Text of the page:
What does Schapelle Corby’s life look like now?

In May 2017, over a decade on from her arrest, Schapelle Corby returned to Australia. Now, three years on from her return home, the 43-year-old resides on Queensland's Gold Coast.

She is currently appearing on Channel 7's new reality television show SAS Australia, alongside the likes of Nick 'Honey Badger' Cummins and Candice Warner.


Called SAS Australia, the show is based on a UK format where contestants undertake physical and psychological tests similar to the Special Air Service experience.

Speaking to 7News, Corby said: "We go into the SAS as a number, not a name, which is significant for me because I won’t be Schapelle Corby, I will just be a human being.

"I wanna stop being institutionalised. I want to open my freedom to a happier life, a more fulfilling life."

Schapelle Corby is on a new reality show. Image: Channel Seven.


She continued: "I don’t want to prove myself to anybody," she explained. "This is for me. I don’t care what people think of me. I hope people enjoy it, but this is for me.

"I think I’ll discover that I’m stronger than I am, that I think I am."

The former Special Forces reaction to her mental health admission show this may have already happened after just one episode.

"Your determination and grit is bigger and better than having big muscles and being at the front," chief instructor Ant Middleton said.

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Happy Birthday to me 43! 2020 🤗💙

A post shared by  Schapellecorby (@schapelle.corby) on


In an interview with Woman’s Day in 2018, Corby said she spends her time (when she is not jumping out of helicopters on TV) reading and swimming at home in their pool or at her local beach. 

“I just live day by day,” she said.

“I’m just happy to be alive. I’m going to cry… I’m just so happy to be alive.”


Corby is still dating Ben Panangian, who she first met in 2006 at a church service in prison. Panagian was also serving time for drug-related offences.

In November 2019, Corby hinted the couple were engaged when she shared images of herself wearing a diamond ring on her ring finger.

She has never confirmed whether Panangian had proposed, but responded to a comment at the time pointing out she was wearing a beautiful ring.

“I think so too,” she said.


Speaking to The Sunday Telegraph last year, Corby opened up about her relationship with her boyfriend of 13 years.

"I'm very lucky to have found Ben in such dismal circumstances," she told the publication in an exclusive interview.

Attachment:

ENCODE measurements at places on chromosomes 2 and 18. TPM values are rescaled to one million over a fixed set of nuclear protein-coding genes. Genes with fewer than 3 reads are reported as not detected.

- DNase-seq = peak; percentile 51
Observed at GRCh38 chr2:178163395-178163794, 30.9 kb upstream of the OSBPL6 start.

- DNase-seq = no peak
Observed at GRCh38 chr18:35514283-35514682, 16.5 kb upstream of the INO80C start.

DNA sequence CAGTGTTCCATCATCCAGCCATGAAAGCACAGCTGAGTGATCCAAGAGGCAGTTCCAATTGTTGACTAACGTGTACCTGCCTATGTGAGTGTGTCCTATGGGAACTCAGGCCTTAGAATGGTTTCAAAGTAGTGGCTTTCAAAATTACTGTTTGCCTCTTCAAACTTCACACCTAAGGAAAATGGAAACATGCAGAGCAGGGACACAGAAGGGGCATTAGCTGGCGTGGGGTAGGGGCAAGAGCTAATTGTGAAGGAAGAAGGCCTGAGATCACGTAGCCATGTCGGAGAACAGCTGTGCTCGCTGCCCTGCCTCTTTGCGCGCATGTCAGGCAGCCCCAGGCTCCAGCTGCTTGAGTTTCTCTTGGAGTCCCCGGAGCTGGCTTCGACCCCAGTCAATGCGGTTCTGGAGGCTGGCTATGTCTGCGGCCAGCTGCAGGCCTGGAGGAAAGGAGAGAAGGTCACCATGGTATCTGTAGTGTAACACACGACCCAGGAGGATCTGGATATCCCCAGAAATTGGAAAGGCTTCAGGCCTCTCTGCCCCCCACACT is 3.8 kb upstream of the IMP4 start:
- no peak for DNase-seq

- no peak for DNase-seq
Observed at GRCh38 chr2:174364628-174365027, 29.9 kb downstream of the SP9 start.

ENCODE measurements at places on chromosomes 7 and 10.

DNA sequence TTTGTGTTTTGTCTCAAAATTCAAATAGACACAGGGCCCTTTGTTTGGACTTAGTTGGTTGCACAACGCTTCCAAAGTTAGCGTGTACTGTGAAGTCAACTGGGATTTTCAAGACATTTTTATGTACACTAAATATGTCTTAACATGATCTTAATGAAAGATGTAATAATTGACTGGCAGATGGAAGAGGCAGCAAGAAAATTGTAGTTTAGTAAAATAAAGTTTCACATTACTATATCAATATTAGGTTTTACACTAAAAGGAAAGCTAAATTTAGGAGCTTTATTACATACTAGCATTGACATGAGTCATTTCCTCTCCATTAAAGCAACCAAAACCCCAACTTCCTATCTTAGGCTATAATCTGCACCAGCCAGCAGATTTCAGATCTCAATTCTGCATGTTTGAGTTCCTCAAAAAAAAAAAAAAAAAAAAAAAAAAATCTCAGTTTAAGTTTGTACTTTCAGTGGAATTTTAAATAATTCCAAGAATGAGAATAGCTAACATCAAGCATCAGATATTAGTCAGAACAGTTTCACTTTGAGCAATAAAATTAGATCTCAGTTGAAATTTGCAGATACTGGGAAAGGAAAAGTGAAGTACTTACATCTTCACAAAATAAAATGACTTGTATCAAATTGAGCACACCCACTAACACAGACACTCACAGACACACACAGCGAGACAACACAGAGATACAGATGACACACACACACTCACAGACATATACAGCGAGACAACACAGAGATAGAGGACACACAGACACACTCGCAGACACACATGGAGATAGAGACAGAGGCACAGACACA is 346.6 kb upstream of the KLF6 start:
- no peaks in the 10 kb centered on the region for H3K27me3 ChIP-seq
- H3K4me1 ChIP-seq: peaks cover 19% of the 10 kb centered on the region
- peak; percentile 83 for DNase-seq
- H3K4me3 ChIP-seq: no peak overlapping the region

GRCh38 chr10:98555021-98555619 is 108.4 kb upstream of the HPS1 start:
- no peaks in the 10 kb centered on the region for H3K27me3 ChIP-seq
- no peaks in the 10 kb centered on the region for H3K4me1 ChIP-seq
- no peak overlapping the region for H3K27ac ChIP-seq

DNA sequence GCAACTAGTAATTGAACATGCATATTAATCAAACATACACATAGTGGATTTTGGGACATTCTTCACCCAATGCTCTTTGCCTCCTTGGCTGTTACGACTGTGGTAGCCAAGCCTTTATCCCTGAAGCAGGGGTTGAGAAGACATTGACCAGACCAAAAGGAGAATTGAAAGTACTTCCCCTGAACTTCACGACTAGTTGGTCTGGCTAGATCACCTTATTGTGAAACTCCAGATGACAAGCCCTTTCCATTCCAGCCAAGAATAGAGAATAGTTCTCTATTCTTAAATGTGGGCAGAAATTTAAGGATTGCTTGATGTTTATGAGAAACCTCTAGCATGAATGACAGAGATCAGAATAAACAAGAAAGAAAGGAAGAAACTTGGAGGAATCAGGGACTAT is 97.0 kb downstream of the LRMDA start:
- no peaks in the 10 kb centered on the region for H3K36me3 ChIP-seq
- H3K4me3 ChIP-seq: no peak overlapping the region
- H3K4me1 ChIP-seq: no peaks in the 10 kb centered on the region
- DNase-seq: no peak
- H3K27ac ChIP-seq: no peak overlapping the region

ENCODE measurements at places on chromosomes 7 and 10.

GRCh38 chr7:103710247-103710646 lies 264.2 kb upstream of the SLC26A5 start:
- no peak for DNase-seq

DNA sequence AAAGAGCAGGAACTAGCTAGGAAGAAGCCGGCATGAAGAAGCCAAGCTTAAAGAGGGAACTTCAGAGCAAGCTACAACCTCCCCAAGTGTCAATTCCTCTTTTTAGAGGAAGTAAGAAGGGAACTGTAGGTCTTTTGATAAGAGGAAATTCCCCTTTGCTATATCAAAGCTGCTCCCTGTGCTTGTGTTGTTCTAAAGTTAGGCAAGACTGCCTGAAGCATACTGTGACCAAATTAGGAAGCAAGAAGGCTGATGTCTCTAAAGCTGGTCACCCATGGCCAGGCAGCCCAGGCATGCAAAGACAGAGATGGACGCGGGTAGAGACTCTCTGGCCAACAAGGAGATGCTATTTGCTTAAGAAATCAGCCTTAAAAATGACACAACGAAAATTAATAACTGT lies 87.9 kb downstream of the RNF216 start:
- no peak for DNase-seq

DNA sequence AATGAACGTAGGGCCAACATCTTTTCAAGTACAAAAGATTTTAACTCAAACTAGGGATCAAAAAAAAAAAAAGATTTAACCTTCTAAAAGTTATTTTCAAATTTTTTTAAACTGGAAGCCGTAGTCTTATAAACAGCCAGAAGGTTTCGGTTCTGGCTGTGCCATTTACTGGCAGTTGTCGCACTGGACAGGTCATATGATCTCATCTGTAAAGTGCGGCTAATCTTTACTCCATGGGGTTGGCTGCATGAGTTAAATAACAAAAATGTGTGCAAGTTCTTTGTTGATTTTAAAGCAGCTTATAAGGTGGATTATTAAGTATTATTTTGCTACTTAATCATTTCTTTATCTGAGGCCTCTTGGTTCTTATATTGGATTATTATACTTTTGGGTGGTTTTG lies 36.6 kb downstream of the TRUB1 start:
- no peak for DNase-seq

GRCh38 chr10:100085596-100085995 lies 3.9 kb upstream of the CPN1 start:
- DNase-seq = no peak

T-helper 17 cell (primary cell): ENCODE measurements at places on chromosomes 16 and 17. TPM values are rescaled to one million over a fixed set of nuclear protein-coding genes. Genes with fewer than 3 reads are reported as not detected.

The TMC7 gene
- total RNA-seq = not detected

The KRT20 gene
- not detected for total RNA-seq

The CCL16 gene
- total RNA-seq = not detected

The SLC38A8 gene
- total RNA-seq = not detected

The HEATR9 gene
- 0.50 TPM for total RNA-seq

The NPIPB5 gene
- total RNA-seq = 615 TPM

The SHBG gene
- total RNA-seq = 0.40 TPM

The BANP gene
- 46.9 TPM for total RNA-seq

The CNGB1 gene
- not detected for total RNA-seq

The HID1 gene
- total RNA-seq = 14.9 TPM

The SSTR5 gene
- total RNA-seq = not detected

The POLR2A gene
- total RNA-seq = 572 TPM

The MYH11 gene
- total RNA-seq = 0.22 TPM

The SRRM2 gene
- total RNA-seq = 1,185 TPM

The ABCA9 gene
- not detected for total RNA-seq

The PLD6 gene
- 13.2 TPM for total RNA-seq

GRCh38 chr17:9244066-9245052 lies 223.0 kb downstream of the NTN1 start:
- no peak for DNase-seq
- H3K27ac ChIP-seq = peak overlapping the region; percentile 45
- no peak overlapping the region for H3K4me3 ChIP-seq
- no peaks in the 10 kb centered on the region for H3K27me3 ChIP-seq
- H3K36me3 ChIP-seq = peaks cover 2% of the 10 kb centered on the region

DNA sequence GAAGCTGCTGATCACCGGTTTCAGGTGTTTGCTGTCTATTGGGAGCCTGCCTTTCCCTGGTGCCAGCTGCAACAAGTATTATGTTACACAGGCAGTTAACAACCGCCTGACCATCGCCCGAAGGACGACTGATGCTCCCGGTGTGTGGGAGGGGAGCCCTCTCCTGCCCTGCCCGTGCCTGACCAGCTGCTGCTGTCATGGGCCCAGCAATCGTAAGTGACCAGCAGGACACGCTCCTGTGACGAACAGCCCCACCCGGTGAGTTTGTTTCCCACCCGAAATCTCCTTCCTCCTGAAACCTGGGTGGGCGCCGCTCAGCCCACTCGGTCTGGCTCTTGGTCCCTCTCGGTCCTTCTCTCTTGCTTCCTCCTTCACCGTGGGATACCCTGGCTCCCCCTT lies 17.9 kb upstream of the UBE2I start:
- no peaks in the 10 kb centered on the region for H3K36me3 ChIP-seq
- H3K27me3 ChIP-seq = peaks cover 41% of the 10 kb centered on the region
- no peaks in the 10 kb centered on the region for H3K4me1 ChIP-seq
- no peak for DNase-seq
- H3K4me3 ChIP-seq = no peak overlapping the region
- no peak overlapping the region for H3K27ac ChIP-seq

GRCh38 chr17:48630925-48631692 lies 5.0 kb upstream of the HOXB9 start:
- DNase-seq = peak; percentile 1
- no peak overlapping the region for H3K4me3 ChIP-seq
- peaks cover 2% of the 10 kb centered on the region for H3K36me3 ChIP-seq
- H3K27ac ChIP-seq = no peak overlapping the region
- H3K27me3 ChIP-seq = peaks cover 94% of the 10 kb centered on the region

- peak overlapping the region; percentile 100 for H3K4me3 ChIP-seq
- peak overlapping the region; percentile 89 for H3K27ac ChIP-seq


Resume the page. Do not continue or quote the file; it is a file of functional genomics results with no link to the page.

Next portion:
"He's been in my life before mental illness, so he knows what I was like beforehand, he knew me during and he knows me now and he still apparently loves me and I believe he really does love me."

As Corby hasn't yet returned to Bali, the pair were meeting up overseas for holidays, however the COVID-19 pandemic has put that on hold. 

Corby also told the publication she hopes to have children - "twins if possible" - in the future, though told Stellar she was aware her prison time could have robbed her of the opportunity.

"There are no children," she said.

"I do have motherly instincts, but they are aimed towards my dog Princess. My boyfriend lives in another country, so I am not sexy or anything."


"I don’t put too much emphasis on thinking about what I’ve lost.

"If it’s possible for me to have a child, OK, but I’m not going to dwell too much because there’s nothing I can change about that. But I could be still young enough."


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He is my Four Leaf clover ; hard to find & lucky to have ???? Tag Your Four Leaf Clover ????

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Since returning to Australia, Corby has garnered a strong social media following, with 166,000 followers on Instagram. 

There, she often posts pictures with her family and friends. 


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Everyone likes a Pelican ???? Australia ???? #stormgirl

A post shared by  Schapellecorby (@schapelle.corby) on

Earlier this year she also made her debut in a rap video for the song 'Who You Know' by James Kisina. In the video, Corby plays a therapist to a troubled rapper. 


As for working, Corby told The Sunday Telegraph last year that the constant presence of the paparazzi in her life means finding a job is difficult.

"I can't go and work in a shop – it just causes havoc," she said.

"There's no way."

This article was originally published on November 29, 2019, and was updated on October 20, 2020. 

Feature image: Getty Images/ Channel Seven.